I got a convo today that got my grey matter whirling with questions, clarity and ideas, and since this is my personal blog, every once in a while I am going to get all diary on it.
This is one of those moments.
The general gist of the missive asked about the price of an already marked down item: could be marked down even further due to the fact that "mookaite isn't expensive" and the metal wasn't listed as sterling (it was in the tags, which aren't always what the eye is drawn to).?
This honest question got me thinking on the subject of price and the oversaturation of this particular style of jewelry on Etsy: it has some customers obviously thinking that perhaps those of us who are making a living from our stores are marking our pieces in a dishonest way to drive up our profits.
I don't buy my stones on the cheap: I want to offer something exceptional and rare as often as possible and I want to put it into a sterling setting that will last lifetimes.
I work very hard.
The price of a piece doesn't cover all the administrative work that goes into my business: the convos, the mailing, the promotion...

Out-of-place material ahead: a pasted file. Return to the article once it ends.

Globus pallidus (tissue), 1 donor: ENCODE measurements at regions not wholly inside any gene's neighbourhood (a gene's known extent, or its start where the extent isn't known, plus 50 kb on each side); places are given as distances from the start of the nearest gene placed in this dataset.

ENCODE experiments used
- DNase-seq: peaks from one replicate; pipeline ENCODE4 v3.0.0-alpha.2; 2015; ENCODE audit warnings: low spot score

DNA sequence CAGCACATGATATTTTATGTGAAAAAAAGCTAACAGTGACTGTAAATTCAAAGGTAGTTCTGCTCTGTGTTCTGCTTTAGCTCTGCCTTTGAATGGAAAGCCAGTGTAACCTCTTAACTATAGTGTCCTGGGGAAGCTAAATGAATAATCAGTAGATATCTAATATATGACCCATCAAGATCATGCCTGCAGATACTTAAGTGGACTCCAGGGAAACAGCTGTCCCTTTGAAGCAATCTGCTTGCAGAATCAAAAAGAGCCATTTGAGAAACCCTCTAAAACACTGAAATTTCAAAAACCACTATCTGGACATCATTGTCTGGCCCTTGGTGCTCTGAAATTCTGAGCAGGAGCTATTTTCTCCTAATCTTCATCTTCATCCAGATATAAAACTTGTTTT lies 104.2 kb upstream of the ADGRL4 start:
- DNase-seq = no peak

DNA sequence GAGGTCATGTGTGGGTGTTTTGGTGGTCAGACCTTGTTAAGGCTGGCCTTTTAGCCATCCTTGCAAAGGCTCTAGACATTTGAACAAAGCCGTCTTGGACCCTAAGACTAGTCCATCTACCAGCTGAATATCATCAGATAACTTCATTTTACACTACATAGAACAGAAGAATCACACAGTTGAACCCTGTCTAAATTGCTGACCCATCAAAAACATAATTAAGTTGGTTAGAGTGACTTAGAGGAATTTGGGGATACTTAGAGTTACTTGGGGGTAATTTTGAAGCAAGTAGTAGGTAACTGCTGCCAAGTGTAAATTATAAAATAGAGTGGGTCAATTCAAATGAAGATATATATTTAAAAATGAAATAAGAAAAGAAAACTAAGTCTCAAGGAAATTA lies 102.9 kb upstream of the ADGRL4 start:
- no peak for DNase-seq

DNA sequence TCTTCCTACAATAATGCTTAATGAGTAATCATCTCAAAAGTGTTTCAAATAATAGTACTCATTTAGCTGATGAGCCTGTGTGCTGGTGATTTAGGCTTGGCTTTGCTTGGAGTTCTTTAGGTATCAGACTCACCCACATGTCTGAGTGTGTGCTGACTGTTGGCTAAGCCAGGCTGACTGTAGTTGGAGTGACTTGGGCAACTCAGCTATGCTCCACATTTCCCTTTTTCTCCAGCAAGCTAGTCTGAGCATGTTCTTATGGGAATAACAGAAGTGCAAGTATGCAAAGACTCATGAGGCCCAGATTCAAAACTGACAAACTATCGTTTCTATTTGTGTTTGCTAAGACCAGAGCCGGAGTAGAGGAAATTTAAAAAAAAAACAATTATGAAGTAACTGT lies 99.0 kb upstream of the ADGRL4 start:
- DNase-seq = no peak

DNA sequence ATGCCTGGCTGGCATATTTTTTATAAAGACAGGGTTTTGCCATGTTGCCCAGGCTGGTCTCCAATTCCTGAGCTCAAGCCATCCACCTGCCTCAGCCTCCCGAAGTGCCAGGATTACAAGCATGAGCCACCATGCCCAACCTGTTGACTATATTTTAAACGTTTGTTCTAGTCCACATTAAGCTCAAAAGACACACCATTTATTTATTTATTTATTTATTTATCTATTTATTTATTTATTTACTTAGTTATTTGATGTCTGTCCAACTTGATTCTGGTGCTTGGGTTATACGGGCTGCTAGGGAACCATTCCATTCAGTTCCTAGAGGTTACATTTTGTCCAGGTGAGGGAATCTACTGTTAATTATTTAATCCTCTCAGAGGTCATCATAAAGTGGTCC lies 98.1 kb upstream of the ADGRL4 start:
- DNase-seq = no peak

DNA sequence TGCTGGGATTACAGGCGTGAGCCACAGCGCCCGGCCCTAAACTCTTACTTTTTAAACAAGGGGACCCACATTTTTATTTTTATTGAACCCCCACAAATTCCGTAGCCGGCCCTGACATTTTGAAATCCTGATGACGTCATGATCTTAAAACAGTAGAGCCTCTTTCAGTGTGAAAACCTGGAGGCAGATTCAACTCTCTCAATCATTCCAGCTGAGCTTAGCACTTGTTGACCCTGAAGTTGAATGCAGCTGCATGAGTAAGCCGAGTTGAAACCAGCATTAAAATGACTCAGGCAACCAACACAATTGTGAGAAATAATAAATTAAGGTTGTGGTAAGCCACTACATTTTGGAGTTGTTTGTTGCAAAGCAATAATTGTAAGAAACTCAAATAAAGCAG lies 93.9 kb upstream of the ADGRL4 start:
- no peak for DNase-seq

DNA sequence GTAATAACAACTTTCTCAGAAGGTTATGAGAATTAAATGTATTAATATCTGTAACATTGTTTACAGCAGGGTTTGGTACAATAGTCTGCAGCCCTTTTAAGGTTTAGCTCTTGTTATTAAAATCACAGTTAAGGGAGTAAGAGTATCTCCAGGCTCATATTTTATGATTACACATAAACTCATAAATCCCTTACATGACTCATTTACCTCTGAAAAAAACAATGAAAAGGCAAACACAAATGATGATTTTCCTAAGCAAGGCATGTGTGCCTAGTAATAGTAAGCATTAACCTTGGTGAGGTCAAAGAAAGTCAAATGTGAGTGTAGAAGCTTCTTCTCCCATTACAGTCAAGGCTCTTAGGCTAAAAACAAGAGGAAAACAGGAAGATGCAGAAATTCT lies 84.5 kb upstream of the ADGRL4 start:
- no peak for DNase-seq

I am going for the long haul kind of bag/ring/belt/necklace/cuff.
I want archaeologists to find it in 500 years. Ok, perhaps that's a pipe dream, but still...
I have a formula I use with utter devotion: it means a fair price for the consumer and a fair hourly wage for me so that I can continue working in this medium in this way.
This is my joy, my life and my spiritual bread. When I am in the studio creating a piece, no matter if it is leather or silver, a little piece of my heart and soul are also mixed in with the fire, metal,stone, water, hide and hammering.
You the customer are receiving not only a well-crafted piece, but also my prayers, my Celine Dion vocal impressions (priceless, ya'll) and greatest wishes for the work: I pray for it to go to someone who will cherish it as much as I have in making it.
When selling jewelry or accessories it is so important to fairly assess the cost of your materials and the cost of your hourly labor. Even if this is a hobby, please honor yourself enough to compensate yourself for your time:
you are worth it.
Your creations are worth it.
The macrocosm of craft is worth it.